NPR reports GM's Wagoner to resign, no successor as yet; NPR sees as part of Obama admin being tough on automakers
Update, 6:32pm: ABC News reports Obama asked that Wagoner step down. "Request by White House," exact wording.
NYTimes has article; there are numerous other reports on this.
This may be an interesting comparison with how the administration treats heads of failed and floundering banks and how it treats heads of companies which actually make things (and have unions).
I feel the US automakers' management did not prepare for necessary changes, but, again, the comparison is with financial institutions which have brough the economy to brink and how their managment has been treated in general. Like being on the inside of major negotiations and decisions with the administration....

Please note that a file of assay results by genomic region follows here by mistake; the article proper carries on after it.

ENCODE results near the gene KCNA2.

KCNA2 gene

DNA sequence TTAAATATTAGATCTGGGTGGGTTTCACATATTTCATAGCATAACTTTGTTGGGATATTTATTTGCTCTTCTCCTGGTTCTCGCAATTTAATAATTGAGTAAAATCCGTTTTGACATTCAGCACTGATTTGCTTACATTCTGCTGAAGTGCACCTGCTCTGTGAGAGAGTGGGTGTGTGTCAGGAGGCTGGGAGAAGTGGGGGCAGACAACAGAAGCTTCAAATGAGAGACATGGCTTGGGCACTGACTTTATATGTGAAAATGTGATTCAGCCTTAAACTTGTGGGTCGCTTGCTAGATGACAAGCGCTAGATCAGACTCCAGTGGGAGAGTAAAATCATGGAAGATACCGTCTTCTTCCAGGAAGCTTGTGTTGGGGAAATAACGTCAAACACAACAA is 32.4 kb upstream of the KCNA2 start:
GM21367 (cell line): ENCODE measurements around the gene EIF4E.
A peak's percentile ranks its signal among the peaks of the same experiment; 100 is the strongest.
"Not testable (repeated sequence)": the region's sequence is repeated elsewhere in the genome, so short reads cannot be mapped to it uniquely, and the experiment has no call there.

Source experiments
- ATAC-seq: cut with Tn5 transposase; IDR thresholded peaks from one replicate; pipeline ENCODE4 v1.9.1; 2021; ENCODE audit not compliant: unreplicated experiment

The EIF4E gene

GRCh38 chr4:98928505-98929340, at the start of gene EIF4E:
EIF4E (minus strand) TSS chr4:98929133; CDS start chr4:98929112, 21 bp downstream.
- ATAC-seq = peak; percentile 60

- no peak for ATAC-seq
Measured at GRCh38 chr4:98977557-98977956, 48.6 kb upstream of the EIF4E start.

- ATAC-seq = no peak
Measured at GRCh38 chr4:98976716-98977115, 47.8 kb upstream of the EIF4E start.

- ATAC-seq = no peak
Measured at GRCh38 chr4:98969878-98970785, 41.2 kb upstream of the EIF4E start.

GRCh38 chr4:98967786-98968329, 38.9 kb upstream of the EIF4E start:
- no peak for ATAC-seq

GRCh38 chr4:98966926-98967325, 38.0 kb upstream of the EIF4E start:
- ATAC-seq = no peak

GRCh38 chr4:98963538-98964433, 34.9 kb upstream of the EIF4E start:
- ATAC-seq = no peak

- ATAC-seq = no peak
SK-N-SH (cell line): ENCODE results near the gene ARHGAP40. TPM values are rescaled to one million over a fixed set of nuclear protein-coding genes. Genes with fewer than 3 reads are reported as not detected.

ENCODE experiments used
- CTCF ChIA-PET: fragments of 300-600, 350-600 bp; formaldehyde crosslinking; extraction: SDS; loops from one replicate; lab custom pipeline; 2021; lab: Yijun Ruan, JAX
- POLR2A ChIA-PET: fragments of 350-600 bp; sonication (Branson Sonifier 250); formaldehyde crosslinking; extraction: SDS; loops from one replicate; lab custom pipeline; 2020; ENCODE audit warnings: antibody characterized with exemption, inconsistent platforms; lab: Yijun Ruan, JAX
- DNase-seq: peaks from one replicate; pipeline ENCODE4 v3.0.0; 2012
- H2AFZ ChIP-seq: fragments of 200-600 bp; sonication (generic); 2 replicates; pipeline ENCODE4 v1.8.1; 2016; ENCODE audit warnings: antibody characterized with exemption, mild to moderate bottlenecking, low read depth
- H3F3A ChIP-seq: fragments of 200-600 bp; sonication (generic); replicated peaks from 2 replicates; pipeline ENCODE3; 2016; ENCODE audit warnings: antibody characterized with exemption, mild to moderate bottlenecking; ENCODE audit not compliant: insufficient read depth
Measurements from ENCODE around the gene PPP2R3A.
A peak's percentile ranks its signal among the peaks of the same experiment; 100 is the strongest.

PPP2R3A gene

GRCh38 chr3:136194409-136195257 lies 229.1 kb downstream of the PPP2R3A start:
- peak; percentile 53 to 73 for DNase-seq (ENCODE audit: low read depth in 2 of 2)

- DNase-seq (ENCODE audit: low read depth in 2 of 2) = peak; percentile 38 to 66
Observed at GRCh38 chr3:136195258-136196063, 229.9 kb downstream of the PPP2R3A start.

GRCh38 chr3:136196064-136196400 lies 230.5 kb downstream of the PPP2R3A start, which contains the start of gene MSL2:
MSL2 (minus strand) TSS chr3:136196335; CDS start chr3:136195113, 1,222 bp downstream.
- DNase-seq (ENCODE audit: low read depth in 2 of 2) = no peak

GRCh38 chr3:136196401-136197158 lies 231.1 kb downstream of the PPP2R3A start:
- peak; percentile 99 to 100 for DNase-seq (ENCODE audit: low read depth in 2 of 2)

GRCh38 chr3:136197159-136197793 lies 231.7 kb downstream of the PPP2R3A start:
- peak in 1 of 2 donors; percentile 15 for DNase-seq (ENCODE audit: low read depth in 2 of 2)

Does this count as a GM sacrifice? From the Times article:
Speaking Sunday morning on the CBS program “Face the Nation,” President Obama stressed that he intended to maintain an American auto industry.
“But it’s got to be one that’s realistically designed to weather this storm, and to emerge at the other end much more lean, mean and competitive than it currently is,” he said. “And that’s going to mean a set of sacrifices from all parties involved — management, labor, shareholders, creditors, suppliers, dealers. Everybody is going to have to come to the table and say it’s important for us to take serious restructuring steps now, in order to preserve a brighter future down the road.” (My emphasis)
How much more sacrifice will labor, in its pensions and benefits, have to make? How many trillions to banksters, et al, and how much to manufacturers of stuff?